Should I Eat the Steak?

Finding Contentment in a World of Poverty and Injustice

By a Pioneer who serves in South Asia

Several members of my extended family send group emails to each other to keep everyone up-to-date on daily life in their corner of the world. Whether it’s news from snowy Eastern Europe or from the cornfields of Indiana, I look forward to these emails to feel a part of each person’s life. A few months back, one of my uncles wrote telling us he was struggling with eating steak. Specifically, “How can I eat steak in my air-conditioned house, [knowing the physical poverty and spiritual darkness that abounds in this world]?”

He asked lots of other questions along the way, but the steak question really stuck out to me. Perhaps because it was illegal to buy and sell beef where I live due to local religious beliefs. Or perhaps because I had not eaten beef in months and was craving a hamburger. Whatever the reason, before I really had time to think about what he was asking, I shouted out loud, “EAT THE STEAK!”

Would You Eat the Steak?

The emails from family members that followed were full of sincerity and hilarity (as they usually are) and helped me think through the good gifts from our Father in light of the horrific suffering that plagues the majority world. Still, as I closed my computer that night, I remember haughtily thinking, “You’d better believe I would eat that steak with joy (and I’d Instagram it as well)!

When we landed back in America for a visit, I ate the steak.

I also looked around at the excess and the plenty and the efficiency and the clean. Then I closed my eyes and thought of my friends in South Asia—faithful followers of Jesus who didn’t eat yesterday because their circumstances were so dire or because there wasn’t enough. I thought of friends stepping through raw sewage on their way to 12 hours of hard labor that will afford them US$8 for their daily wage. With tears streaming down my face, I thought of the local justice system that effectively enslaves my best friend’s daughter because of its rampant corruption.

I whispered to myself, “I cannot eat the steak.”

In that moment, a profound sadness settled in my soul and felt as if it might never go away.

I’ve seen too much. And you have too. The heaviness that comes from having too much is burdensome in a different way, but perhaps just as crippling.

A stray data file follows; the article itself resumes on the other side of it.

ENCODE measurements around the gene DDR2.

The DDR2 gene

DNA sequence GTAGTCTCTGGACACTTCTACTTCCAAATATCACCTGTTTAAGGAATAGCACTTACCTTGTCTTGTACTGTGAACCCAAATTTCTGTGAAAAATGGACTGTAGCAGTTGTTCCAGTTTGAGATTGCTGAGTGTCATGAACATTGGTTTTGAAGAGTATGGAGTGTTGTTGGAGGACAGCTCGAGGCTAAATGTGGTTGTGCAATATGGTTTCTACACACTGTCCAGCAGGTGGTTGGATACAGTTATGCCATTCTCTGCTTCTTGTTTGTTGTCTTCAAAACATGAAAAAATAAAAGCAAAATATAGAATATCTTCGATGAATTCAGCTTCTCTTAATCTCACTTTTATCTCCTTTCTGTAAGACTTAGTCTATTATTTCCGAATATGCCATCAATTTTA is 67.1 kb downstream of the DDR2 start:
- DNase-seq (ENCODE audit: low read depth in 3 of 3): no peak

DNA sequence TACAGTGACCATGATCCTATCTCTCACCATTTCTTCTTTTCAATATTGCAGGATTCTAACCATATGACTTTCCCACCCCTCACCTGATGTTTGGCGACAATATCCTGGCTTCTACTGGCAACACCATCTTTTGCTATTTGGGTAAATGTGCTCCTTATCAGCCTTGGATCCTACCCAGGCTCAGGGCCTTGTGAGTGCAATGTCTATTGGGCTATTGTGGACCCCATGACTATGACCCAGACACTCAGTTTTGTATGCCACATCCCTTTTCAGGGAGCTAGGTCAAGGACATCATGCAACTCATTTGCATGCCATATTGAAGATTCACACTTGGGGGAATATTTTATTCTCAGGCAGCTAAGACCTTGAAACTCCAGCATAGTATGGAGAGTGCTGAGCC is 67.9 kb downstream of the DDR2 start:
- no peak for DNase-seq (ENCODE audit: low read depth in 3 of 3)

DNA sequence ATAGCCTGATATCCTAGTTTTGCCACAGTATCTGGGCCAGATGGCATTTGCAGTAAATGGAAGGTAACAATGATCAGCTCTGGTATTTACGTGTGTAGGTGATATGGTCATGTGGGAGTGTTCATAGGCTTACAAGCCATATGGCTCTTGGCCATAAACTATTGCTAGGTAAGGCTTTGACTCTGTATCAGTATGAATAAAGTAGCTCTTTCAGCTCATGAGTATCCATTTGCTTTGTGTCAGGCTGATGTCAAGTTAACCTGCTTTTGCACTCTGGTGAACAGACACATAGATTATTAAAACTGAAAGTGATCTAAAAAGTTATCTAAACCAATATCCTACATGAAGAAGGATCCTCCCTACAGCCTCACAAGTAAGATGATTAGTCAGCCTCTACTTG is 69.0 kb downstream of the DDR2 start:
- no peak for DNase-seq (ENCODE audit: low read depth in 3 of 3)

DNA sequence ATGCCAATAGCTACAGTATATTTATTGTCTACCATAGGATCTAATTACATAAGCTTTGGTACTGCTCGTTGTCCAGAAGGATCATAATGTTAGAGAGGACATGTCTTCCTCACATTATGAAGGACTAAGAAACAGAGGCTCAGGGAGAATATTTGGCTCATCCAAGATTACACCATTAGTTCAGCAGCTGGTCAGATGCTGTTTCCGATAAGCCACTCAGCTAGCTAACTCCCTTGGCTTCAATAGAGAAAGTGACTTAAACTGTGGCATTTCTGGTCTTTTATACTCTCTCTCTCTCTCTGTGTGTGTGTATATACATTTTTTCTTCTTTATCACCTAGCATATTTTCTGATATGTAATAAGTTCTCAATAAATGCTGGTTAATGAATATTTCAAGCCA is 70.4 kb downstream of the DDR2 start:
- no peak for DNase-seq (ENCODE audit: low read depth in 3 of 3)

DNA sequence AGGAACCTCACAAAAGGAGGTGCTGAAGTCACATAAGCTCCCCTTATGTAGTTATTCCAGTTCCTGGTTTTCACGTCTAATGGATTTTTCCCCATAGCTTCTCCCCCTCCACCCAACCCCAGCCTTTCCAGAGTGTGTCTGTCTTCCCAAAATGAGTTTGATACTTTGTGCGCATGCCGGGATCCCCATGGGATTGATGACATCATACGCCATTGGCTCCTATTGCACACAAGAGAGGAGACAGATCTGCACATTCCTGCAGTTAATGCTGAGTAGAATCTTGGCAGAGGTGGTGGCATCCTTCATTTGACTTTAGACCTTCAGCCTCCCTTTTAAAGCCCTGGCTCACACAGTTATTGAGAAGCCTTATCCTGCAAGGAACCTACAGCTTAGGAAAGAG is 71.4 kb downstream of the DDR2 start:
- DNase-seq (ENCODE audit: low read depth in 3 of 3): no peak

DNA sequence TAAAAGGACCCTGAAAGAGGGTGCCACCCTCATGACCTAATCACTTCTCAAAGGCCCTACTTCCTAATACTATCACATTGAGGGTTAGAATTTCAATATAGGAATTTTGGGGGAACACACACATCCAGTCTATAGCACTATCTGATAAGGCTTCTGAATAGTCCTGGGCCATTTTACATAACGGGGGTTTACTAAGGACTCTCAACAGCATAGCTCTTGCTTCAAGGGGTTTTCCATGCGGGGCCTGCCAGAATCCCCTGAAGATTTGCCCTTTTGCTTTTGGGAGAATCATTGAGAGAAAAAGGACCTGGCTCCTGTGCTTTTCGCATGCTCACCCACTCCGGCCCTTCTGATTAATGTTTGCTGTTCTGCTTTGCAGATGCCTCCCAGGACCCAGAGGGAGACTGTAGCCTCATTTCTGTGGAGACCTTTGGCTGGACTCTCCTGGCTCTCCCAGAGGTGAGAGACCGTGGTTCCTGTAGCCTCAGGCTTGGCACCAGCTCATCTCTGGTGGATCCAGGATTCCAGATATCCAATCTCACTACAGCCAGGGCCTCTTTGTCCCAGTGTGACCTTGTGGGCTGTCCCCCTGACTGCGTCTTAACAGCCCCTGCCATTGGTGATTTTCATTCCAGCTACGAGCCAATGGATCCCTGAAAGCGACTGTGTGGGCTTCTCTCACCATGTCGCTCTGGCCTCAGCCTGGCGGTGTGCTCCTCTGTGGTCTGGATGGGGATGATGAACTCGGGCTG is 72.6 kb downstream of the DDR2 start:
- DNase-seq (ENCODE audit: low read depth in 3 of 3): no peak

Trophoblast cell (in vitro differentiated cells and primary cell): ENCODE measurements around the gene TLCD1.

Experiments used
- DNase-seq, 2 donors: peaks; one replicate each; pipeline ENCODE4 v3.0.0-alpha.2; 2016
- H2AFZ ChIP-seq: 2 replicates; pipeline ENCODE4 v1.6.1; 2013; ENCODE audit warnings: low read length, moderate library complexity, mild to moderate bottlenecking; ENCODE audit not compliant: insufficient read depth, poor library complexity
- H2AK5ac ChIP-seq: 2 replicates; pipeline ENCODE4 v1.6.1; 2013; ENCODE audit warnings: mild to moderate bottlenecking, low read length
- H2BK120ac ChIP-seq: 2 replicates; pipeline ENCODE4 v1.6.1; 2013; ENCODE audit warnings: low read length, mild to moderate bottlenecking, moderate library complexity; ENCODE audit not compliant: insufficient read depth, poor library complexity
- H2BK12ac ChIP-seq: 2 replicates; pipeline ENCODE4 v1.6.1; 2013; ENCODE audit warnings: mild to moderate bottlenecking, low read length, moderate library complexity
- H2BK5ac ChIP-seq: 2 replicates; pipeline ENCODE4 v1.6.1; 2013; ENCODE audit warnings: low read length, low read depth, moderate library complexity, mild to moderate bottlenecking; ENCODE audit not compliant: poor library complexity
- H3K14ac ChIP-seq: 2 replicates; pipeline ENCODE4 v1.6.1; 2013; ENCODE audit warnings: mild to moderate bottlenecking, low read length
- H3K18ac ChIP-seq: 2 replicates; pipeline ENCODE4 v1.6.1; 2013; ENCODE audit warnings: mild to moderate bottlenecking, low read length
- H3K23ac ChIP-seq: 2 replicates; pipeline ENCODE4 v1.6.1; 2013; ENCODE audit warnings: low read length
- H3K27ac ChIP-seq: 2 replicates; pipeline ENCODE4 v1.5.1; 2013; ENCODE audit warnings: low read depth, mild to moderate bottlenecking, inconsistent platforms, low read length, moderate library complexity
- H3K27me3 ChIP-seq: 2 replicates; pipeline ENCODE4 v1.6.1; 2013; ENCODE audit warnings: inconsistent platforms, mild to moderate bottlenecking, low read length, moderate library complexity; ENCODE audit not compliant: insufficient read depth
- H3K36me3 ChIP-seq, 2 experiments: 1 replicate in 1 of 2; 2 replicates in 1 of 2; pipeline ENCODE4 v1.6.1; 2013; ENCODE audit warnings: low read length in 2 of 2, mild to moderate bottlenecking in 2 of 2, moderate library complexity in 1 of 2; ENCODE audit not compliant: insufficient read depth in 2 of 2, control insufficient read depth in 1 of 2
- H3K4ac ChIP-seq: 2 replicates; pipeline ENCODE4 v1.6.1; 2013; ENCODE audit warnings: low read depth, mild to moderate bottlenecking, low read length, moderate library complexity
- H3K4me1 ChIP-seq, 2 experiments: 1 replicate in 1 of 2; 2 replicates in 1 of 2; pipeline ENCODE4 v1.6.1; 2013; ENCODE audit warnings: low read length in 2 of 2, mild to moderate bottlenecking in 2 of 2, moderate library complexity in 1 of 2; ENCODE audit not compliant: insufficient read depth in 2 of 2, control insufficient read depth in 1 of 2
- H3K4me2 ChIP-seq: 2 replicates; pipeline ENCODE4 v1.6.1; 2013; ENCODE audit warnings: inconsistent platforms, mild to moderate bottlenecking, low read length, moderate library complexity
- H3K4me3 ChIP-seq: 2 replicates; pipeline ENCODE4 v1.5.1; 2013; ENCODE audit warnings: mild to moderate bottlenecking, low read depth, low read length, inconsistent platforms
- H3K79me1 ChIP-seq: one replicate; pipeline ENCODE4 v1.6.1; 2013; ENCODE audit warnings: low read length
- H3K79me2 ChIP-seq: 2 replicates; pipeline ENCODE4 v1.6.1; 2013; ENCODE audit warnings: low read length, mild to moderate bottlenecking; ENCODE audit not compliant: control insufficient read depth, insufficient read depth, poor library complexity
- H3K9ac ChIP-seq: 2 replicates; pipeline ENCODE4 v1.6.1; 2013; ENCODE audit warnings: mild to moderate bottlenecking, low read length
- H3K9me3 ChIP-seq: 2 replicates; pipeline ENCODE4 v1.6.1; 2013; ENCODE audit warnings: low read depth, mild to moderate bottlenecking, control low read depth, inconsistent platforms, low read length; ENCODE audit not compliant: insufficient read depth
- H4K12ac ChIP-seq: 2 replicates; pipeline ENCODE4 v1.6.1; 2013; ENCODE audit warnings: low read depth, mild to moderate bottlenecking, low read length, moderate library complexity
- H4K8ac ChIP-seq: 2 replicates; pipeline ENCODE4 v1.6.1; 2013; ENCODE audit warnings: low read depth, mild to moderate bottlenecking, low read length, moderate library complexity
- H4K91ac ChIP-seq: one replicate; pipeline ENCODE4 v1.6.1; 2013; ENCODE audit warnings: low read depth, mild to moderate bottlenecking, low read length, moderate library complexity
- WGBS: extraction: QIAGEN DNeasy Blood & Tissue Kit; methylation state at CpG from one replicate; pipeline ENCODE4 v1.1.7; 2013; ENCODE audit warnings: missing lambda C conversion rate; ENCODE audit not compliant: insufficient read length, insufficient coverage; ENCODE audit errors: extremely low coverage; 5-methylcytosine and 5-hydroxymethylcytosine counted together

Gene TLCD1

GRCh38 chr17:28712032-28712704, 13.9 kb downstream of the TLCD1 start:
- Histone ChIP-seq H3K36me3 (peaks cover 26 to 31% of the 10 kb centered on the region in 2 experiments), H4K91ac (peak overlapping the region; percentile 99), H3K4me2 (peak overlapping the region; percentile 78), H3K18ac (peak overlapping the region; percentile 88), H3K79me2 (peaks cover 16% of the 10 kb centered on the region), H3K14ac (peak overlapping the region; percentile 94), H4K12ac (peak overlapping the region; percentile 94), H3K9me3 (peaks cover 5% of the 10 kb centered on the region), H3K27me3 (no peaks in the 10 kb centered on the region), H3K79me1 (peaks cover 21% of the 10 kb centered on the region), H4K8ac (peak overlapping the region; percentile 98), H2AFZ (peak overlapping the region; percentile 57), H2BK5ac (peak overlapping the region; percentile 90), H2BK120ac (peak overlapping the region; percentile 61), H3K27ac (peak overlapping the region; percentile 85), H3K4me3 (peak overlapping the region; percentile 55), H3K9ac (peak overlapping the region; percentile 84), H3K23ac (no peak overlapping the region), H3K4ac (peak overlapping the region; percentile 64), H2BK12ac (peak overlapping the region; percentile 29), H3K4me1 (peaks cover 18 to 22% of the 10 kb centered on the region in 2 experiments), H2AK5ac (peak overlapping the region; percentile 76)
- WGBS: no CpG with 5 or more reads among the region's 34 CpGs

Steak and Abundance

After a few weeks of reverse culture shock and processing and debriefing, some dear friends came to visit us. I shared with them about my “eat the steak” struggle and this is the wisdom that flowed forth from my friend’s lips:

“Paul had to learn how to be content with plenty. It didn’t just come naturally.”

I thought back to the passage that she was referencing and she was right. It was there all along. I had always interpreted his words to mean that he had to learn how to be content with little…but if he had meant just that, then he would have said just that. Instead, he says this:

“I have learned to be content no matter what happens to me. I know what it’s like to not have what I need. I also know what it’s like to have more than I need. I have learned the secret of being content no matter what happens. I am content whether I am well fed or hungry. I am content whether I have more than enough or not enough. I can do all this by the power of Christ. He gives me strength” (Philippians 4:11b-13, NIRV).

Going Deeper

Several other issues may come up with our decisions about what to eat, drink, wear or do… including how those decisions are seen by those around us and how they impact our relationships and ministry opportunities. But let’s take a minute to focus in on the abundance question and our response to poverty.

  • Read Paul’s comments about contentment in Philippians 4. Do you tend to feel you and those around you have too much? Wish you had more? Maybe both?
  • How does the relationship Paul has with God seem to shape his attitude about what he has?
  • Ask God how to respond to the poverty and injustice so that you might rightly grieve over what is wrong without being paralyzed.

Our mission mentors would be glad to talk to you about helpful resources and next steps.

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